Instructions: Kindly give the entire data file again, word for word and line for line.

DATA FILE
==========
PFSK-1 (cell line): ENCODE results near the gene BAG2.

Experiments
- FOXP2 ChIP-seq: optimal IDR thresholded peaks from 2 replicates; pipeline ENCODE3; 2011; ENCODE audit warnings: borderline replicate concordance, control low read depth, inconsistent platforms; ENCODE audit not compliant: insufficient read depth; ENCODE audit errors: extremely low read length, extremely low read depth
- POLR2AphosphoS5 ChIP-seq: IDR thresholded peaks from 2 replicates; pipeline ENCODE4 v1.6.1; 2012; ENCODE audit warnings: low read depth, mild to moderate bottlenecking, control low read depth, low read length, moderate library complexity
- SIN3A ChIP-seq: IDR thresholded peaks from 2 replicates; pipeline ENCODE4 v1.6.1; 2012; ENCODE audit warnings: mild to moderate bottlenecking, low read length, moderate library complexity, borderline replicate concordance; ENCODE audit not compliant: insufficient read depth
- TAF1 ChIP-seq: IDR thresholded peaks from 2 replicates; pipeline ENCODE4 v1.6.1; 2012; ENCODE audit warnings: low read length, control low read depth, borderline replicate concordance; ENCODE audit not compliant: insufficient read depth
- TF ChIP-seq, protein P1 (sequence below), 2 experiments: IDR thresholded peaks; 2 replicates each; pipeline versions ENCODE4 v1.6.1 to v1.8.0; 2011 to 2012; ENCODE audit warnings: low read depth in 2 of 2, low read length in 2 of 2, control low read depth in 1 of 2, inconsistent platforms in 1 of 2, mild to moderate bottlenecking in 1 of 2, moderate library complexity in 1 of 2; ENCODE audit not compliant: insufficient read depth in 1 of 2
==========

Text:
PFSK-1 (cell line): ENCODE results near the gene BAG2.

Experiments
- FOXP2 ChIP-seq: optimal IDR thresholded peaks from 2 replicates; pipeline ENCODE3; 2011; ENCODE audit warnings: borderline replicate concordance, control low read depth, inconsistent platforms; ENCODE audit not compliant: insufficient read depth; ENCODE audit errors: extremely low read length, extremely low read depth
- POLR2AphosphoS5 ChIP-seq: IDR thresholded peaks from 2 replicates; pipeline ENCODE4 v1.6.1; 2012; ENCODE audit warnings: low read depth, mild to moderate bottlenecking, control low read depth, low read length, moderate library complexity
- SIN3A ChIP-seq: IDR thresholded peaks from 2 replicates; pipeline ENCODE4 v1.6.1; 2012; ENCODE audit warnings: mild to moderate bottlenecking, low read length, moderate library complexity, borderline replicate concordance; ENCODE audit not compliant: insufficient read depth
- TAF1 ChIP-seq: IDR thresholded peaks from 2 replicates; pipeline ENCODE4 v1.6.1; 2012; ENCODE audit warnings: low read length, control low read depth, borderline replicate concordance; ENCODE audit not compliant: insufficient read depth
- TF ChIP-seq, protein P1 (sequence below), 2 experiments: IDR thresholded peaks; 2 replicates each; pipeline versions ENCODE4 v1.6.1 to v1.8.0; 2011 to 2012; ENCODE audit warnings: low read depth in 2 of 2, low read length in 2 of 2, control low read depth in 1 of 2, inconsistent platforms in 1 of 2, mild to moderate bottlenecking in 1 of 2, moderate library complexity in 1 of 2; ENCODE audit not compliant: insufficient read depth in 1 of 2